From the Smithsonian Magazine:
Heavy metals including gold and silver are antibacterial, but copper’s specific atomic makeup gives it extra killing power, Keevil says. Copper has a free electron in its outer orbital shell of electrons that easily takes part in oxidation-reduction reactions (which also makes the metal a good conductor). As a result, Schmidt says, it becomes a “molecular oxygen grenade.” Silver and gold don’t have the free electron, so they are less reactive.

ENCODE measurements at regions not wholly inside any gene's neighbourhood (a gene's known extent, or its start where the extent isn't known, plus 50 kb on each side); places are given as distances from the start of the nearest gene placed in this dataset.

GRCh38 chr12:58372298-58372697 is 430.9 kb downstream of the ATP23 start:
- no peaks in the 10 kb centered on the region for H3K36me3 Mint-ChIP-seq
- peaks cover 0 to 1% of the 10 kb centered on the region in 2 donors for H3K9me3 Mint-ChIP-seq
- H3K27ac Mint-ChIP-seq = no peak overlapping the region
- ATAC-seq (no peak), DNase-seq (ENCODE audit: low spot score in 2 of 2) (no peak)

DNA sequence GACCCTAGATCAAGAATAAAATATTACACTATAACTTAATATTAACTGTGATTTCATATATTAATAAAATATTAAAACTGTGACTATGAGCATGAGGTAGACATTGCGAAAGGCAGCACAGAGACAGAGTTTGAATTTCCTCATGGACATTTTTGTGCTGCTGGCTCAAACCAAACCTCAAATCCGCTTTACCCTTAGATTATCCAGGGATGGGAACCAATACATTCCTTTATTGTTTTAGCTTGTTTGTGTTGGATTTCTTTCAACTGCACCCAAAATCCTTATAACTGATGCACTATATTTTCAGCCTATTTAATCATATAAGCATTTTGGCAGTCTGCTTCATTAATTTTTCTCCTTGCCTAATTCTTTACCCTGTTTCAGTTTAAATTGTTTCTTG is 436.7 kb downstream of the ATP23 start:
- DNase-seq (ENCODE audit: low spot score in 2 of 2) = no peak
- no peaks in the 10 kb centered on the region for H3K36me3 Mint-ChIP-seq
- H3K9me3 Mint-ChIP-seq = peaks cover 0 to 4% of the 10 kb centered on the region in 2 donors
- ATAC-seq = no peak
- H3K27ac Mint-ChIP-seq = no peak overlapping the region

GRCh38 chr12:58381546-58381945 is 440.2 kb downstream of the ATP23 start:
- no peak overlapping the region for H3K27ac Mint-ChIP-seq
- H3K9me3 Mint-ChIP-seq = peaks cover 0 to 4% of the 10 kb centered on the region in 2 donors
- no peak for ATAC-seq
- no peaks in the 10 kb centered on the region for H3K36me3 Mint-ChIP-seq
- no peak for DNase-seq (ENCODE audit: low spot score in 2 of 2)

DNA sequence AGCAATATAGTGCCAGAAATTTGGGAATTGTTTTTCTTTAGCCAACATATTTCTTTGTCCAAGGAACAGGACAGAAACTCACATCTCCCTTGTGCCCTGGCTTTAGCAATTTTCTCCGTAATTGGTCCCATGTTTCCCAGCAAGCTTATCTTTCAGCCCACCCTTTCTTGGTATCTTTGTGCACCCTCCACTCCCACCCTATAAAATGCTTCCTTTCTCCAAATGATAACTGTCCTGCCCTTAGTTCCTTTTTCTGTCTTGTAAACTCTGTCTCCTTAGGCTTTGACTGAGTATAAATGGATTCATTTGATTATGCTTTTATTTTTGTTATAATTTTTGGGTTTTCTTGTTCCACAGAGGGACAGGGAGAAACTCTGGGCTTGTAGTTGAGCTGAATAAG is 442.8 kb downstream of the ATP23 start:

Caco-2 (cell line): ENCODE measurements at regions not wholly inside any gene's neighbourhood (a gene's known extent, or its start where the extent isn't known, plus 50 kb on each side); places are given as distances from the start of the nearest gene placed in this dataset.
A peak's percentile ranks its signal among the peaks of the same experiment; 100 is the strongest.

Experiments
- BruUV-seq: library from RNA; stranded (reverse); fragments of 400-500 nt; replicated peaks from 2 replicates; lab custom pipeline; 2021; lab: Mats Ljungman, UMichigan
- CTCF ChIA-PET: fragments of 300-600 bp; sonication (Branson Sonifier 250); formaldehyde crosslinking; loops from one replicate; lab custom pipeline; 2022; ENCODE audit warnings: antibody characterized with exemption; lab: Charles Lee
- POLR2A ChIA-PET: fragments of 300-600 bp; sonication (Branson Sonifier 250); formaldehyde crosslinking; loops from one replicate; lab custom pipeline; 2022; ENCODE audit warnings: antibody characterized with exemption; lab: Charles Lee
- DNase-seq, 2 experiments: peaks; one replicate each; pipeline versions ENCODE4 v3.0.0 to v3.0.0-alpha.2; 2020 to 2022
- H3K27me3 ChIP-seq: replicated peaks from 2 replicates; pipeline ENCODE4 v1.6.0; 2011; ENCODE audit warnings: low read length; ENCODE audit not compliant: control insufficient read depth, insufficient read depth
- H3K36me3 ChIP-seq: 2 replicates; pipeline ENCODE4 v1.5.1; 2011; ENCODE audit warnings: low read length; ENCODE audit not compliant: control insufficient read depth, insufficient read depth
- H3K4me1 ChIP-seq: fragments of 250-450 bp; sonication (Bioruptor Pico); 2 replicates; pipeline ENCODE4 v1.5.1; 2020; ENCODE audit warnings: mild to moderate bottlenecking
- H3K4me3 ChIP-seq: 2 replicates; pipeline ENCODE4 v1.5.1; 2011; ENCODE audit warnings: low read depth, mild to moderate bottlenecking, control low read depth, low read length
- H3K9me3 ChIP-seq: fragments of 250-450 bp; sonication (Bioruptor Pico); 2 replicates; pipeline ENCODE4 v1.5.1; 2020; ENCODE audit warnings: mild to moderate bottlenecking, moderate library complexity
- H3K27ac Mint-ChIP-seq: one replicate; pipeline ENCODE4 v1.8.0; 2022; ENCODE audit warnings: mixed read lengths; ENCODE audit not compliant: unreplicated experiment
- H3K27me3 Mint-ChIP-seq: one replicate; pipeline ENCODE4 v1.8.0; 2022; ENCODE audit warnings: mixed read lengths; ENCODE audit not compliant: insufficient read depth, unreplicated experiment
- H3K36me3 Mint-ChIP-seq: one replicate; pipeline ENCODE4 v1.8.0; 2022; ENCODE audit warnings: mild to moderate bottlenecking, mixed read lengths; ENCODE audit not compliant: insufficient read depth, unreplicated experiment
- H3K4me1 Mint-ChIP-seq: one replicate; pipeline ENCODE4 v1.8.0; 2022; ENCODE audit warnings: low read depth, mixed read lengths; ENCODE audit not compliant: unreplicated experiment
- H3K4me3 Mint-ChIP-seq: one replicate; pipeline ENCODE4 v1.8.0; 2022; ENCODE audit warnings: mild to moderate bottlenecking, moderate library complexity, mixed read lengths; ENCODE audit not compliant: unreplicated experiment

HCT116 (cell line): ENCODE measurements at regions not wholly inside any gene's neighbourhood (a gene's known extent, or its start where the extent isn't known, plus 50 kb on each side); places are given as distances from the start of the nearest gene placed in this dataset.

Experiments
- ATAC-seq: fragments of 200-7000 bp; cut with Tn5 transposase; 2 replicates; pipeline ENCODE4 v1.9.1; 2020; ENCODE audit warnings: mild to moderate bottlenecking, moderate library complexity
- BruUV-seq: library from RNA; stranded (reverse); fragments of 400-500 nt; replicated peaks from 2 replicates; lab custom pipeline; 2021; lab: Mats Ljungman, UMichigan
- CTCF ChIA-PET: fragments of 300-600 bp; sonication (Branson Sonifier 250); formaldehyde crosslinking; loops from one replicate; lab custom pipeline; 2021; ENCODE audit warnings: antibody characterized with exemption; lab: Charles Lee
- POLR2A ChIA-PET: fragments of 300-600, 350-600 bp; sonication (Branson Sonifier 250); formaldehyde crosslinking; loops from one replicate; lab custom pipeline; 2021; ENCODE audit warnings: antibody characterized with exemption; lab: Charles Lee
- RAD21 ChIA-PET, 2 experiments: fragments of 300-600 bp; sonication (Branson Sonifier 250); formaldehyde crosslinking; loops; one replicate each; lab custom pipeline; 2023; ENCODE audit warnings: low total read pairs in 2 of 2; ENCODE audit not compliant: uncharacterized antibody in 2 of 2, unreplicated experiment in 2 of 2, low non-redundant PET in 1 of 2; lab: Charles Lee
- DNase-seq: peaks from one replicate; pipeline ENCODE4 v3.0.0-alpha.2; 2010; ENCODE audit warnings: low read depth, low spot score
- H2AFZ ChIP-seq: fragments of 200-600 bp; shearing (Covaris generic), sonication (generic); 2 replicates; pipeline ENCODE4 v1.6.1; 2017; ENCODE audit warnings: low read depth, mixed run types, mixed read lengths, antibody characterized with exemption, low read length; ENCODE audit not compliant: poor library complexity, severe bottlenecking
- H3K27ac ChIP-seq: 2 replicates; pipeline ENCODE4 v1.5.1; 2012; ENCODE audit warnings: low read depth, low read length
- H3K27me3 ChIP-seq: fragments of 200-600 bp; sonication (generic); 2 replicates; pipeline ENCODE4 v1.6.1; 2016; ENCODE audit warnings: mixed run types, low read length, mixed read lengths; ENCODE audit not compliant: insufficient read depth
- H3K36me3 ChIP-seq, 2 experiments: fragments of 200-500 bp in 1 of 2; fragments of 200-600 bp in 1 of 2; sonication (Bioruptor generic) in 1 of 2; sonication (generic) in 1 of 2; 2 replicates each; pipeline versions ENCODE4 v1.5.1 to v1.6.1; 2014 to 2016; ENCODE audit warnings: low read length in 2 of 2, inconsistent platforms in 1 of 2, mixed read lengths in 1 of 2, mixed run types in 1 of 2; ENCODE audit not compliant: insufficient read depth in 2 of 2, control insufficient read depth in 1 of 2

Copper kills in other ways as well, according to Keevil, who has published papers on the effect. When a microbe lands on copper, ions blast the pathogen like an onslaught of missiles, preventing cell respiration and punching holes in the cell membrane or viral coating and creating free radicals that accelerate the kill, especially on dry surfaces. Most importantly, the ions seek and destroy the DNA and RNA inside a bacteria or virus, preventing the mutations that create drug-resistant superbugs. “The properties never wear off, even if it tarnishes,” Schmidt says.